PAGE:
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Senate equal pay bill lets some workers recover back wages

A controversial House bill was amended in the Senate to win business support

By PARIS ACHEN

Capital Bureau

Published on May 17, 2017 4:30PM

Last changed on May 18, 2017 9:00AM

Kathleen Taylor

Kathleen Taylor

Tim Knopp

Tim Knopp


SALEM — The state Senate has unanimously passed an equal pay bill that would allow workers to recover up to two years of back pay by filing a complaint with the Bureau of Labor and Industries.

Senators amended a House bill to win support from the business community, which had previously opposed stiff penalties in the original bill.

“It is currently illegal in Oregon to pay someone differently for the same work,” said state Sen. Kathleen Taylor, D-Portland. “Our current legal system is not working. We know far too many people are being paid less for the same work.”

The safeguard applies to women and all other protected classes, including minorities, older people and people with disabilities. The bill also prohibits employers from asking job candidates for wage or salary history.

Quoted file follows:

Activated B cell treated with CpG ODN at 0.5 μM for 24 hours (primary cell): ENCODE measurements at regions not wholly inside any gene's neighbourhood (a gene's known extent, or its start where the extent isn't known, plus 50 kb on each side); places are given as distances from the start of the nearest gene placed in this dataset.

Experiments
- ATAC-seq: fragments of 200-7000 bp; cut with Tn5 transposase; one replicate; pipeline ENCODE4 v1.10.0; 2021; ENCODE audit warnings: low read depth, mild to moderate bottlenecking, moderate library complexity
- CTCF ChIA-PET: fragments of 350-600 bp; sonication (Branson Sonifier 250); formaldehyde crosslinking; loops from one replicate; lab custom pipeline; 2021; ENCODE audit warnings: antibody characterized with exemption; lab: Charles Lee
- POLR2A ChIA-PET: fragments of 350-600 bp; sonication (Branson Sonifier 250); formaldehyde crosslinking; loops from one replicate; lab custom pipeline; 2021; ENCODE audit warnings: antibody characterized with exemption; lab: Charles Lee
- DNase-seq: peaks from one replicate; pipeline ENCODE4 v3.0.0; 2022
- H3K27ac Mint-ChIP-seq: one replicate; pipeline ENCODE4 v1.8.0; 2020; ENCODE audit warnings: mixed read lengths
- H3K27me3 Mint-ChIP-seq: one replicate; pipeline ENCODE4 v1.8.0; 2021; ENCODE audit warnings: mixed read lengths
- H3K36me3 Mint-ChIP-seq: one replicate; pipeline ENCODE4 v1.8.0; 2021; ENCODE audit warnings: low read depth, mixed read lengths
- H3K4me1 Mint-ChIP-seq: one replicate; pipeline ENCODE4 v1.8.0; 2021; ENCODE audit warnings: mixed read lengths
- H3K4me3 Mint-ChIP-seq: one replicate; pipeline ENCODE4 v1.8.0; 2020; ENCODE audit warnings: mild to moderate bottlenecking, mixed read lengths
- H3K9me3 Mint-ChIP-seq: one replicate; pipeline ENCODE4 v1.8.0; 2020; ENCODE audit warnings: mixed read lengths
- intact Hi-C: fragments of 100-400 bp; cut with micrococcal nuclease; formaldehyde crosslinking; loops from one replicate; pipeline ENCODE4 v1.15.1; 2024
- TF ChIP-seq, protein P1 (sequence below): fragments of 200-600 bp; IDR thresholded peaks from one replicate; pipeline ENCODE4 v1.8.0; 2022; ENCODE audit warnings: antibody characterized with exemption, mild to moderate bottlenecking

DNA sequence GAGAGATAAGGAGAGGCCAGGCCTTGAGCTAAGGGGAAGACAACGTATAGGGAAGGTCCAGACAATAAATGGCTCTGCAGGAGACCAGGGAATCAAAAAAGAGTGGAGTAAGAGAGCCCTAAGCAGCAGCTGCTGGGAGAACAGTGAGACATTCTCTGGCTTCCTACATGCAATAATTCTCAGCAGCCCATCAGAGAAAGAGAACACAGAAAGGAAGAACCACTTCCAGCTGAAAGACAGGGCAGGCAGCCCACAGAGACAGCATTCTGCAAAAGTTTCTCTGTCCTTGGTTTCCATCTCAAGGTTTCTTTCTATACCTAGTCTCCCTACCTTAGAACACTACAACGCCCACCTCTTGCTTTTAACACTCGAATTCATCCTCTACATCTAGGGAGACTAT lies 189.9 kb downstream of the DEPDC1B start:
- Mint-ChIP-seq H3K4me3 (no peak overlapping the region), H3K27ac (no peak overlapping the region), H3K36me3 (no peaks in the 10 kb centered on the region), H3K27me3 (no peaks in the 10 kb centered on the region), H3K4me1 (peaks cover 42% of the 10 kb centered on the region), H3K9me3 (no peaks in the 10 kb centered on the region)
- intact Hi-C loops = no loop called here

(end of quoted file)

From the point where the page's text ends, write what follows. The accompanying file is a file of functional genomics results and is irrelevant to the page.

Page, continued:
Taylor and Sen. Tim Knopp, R-Bend, championed the House bill in the Senate and convened business and advocacy groups to make several changes in the legislation.

The amendment provides a phased-in effective date and removes punitive damages when employers can show they have conducted a pay equity analysis in the past three years and made progress toward equal pay.

Another concession allows unequal pay when the inequity results from an employer paying a worker more to match another employer’s offer, said Sen. Betsy Johnson, D-Scappoose.

Knopp called the bipartisan bill a “historic agreement” and a step toward closing the wage gap, which so far has remained elusive since women joined the workforce.

The House passed the original bill in March by a 36-24 vote, but must now consider the Senate’s changes.



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